Sunday, February 27, 2011

Personalised baby card

Today we will look at how to design and paint a personalised baby card.

These are very easy and hugely popular. I know that even though I can produce these myself I would have loved to have been given hand-painted cards when my babies were born, as baby cards always have a very special significance to me. I keep them all in a big shoebox covered in pretty wrapping paper, and I look at them occasionally and feel all soft and melty inside...

Luckily my friend's baby is called Anna, which has four letters, like the word "baby". So it was pretty easy to come up with a design. I decided I would do the baby's name underneath the corresponding letters in the word "baby" above it. However, if the baby has a longer name, just leave out the word "baby" and make the card a bit longer. Besides unusual shapes are always nice, and they stand out from the others.

Here's a card I did for my daughter's birthday two weeks ago:

The more observant among you will notice that I did not alternate the colours in "congratulations" correctly. This is because I lost my concentration for a second, even though I had told myself to be careful. I was in a big hurry as I only had about half an hour to design and paint it, as I had just completed that painting of the ladies on the beach, and I think it was about half past midnight the night before my daughter's birthday when I finally was able to start this card.


My daughter loves ducklings so they have been a bit of a motif in her life. I thought it would be nice to tie in the design on the inside by having a little duckling say the "Happy Birthday" bit. If you can think of anything personal like that for your card, it makes it that bit nicer.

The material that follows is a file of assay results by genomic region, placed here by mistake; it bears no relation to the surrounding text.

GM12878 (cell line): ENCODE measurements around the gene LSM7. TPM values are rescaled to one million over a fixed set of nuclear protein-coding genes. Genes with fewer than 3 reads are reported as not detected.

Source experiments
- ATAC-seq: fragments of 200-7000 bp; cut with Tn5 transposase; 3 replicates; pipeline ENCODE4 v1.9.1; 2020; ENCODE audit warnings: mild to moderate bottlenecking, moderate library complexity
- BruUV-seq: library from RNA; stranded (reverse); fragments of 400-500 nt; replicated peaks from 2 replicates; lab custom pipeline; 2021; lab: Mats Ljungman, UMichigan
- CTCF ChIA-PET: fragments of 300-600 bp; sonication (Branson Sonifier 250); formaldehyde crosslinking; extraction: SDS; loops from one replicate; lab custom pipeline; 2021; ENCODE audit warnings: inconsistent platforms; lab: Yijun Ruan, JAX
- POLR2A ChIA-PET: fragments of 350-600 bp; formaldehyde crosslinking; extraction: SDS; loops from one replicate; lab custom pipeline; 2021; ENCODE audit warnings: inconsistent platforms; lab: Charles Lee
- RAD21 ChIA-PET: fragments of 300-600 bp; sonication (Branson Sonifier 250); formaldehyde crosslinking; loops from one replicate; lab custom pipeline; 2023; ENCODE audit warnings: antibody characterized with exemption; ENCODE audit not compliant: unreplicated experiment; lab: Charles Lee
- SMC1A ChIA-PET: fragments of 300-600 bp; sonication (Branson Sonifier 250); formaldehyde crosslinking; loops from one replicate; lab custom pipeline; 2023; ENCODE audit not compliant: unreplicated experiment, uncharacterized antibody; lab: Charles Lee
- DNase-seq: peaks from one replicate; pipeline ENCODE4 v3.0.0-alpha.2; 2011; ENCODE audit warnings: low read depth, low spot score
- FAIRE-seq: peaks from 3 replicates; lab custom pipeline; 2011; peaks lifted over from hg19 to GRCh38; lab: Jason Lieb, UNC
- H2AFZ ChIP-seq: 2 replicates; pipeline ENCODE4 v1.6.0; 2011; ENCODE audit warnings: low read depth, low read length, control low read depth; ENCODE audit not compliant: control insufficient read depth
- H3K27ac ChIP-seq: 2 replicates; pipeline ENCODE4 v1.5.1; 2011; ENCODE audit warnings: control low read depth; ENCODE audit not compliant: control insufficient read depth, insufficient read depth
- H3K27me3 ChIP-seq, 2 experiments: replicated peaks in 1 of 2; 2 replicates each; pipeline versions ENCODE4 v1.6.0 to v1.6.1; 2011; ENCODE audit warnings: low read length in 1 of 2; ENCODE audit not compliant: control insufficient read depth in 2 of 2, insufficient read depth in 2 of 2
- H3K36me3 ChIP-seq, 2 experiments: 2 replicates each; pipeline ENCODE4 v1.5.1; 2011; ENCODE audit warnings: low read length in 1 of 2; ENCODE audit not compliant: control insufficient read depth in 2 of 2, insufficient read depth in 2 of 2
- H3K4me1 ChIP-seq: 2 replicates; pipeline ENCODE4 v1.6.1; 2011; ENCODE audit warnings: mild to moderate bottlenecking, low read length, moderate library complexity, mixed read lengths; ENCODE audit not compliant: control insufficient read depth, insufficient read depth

But back to the baby card for the moment.

I will be using the usual technique of drawing onto nice heavy cartridge paper (the Daler Rowney "Ebony" type) that will withstand lots of rubbing out and messing about.

1.Take your 2B or 3B pencil. Lightly and loosely write the letters you want to use in capitals (much better than using lower case letters, as you will have far fewer curves to contend with, and straight lines are always easier).

2. Carefully make the letters "fat" by enlarging them around each of the letters. You will probably make lots of mistakes - I did. Make sure the holes in the middle of each letter are the same as all the others of the same letter - uniformity is really important and the letters will look messy if you disregard it. For example, the little triangles inside the letter A in "Baby" and "Anna" must all be roughly the same size.

3. Next, do some sort of little embellishment on the letters themselves, or, as I did, sitting on the letters. I decided to use little cuddly toys of different species as I thought they could look cute. You could do flowers, building blocks, little trains, rattles...come on, we've all seen baby cards!

4. It's nice to have some of the little objects in the foreground, overlapping the letters behind them. Just draw away and rub out the bits of letter they overlap.

5. Next, do some patterns on the letters. I seem to be obsessed with polka dots and stripes so they always feature largely in my work, but you can do anything you like. You could even copy some cute wallpaper patterns, or find some article or other on interiors in a magazine and pick out a pattern to copy. You will have noticed that I drew guidelines in order for the patterns to be nice and evenly-spaced.

6. When you are happy enough, trace over the design using the good-quality tracing paper I mentioned. You will end up with a clean design that is easy to transfer to watercolour paper.

I haven't been too careful with the patterns as I knew I would be able to do them easily enough onto the watercolour paper, but if you are less confident just trace exactly as you have drawn.